Killer Seifeddine Rezgui (24), over a short period of time went from being a fun-loving lad to a deranged, bloodthirsty mass murderer.
We know now that he was a follower of Islamic State, which wreaked havoc in Libya, Syria and indeed in the US. Remember the Boston bombings.
His distraught father finds it almost impossible to understand the ideology behind this extreme Islamic cult.
These lone wolf attacks by deranged Islamic fundamentalists can occur anywhere and at any time.
It is proving an almost insurmountable challenge for security forces across Europe to combat this growing and deadly menace.
Last January we had the attack by the same fundamentalists on the offices of satirical magazine Charlie Hebdo in Paris.
On the same day as the Tunisian massacre, another Islamic fanatic cut his boss's head off and impaled it on a fence flanked by two IS flags in France. IS was also responsible for the bomb attack - on the same day - in Kuwait that left at least 30 Shiite Muslims dead in a mosque.
This terrorist organisation has now taken centre stage with its death cult and hate-fuelled ideology. The world is a much more dangerous place.
My prayers and condolences go out to the three Irish people - Lorna Carty and Laurence and Martina Hayes - and all the other innocents who died in that terrible massacre.
My happy memories of that lovely holiday in Tunisia have been spoiled forever.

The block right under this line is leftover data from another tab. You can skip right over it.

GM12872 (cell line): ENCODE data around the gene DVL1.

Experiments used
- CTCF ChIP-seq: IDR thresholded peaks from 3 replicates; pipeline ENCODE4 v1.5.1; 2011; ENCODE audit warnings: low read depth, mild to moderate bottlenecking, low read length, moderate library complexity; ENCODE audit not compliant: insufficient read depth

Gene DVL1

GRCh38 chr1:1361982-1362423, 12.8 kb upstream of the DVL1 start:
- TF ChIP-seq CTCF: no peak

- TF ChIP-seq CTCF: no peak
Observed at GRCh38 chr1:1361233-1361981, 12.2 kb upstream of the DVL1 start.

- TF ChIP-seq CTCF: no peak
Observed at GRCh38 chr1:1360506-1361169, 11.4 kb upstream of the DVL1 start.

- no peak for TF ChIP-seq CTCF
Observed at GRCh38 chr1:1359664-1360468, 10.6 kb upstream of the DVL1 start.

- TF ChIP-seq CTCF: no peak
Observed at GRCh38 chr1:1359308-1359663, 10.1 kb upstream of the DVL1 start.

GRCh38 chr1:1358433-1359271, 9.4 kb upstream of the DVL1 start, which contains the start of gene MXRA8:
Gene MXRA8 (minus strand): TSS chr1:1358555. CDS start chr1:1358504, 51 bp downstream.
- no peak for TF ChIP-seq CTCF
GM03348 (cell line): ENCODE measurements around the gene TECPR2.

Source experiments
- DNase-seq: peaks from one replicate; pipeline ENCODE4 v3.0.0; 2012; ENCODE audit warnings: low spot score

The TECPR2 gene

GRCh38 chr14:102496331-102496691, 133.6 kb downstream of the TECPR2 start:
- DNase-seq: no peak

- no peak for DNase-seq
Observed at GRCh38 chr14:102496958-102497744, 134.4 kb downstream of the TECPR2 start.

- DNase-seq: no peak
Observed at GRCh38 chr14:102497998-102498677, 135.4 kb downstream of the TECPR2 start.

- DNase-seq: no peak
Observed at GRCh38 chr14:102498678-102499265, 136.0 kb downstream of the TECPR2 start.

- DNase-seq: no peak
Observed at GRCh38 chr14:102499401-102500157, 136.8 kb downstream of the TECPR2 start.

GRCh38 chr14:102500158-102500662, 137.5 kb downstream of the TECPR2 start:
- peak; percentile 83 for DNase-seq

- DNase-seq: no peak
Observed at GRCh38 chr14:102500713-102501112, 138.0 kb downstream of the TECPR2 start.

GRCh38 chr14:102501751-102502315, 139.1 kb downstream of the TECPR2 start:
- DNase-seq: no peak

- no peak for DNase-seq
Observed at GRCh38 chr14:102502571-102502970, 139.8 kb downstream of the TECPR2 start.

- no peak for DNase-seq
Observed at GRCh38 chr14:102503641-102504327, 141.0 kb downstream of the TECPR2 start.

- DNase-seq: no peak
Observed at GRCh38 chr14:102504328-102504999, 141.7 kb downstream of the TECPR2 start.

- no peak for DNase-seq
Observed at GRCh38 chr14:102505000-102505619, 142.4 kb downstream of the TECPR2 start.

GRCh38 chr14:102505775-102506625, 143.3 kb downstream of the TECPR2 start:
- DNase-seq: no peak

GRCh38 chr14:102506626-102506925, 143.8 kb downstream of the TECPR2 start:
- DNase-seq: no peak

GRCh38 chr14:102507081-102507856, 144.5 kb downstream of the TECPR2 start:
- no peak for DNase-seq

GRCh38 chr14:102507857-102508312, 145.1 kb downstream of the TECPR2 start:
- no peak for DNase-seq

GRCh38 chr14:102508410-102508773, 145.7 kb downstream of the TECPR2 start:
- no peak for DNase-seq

Thanks, Dara - it looks like I'm easily wound-up
I was surprised and disappointed to read comments made in a newspaper column by Dara O Se (above) as I have tremendous respect for him as a great footballer and a kind and decent person.
In the article, he seems to be condoning the so called practice of sledging - winding up opponents.
He was referring specifically on how to contain the glorious skills of Dublin senior county footballer Diarmuid Connelly. Dara suggested that Diarmuid might have to have his tail pulled (sledging).
This type of behaviour is not part of Kerry footballing culture.
I mentioned the interview to an acquaintance. He told me I was naive.
He recounted an incident in the 1985 All-Ireland football final between Dublin and Kerry when the teams were standing to attention for our national anthem and Kerry legend Paidi O Se gave Joe McNally a kick-up the arse.
On reflection, maybe I am naive.
I salute the bravery of Clodagh Cogley, a survivor of the Berkeley tragedy, who ended up with a broken spine and may never walk again.
"The chances of me using my legs again are pretty bleak. Life is short and I intend to honour those who died by living the happiest and most fulfilling life possible," she said.
With such a positive outlook, I have no doubt that Clodagh will overcome all challenges and handicaps that life may throw at her.
we all wish her a speedy recovery.
They went in on June 12 at 6.30pm. The new owners, Natrium, brought the liquidators in to Clerys department store and almost forcibly ejected more than 400 employees.
It was totally unacceptable and despicable behaviour.
It was disrespectful and insulting to the staff and showed utter contempt for any form of civilised industrial relations in the 21st Century. They should be ashamed of themselves.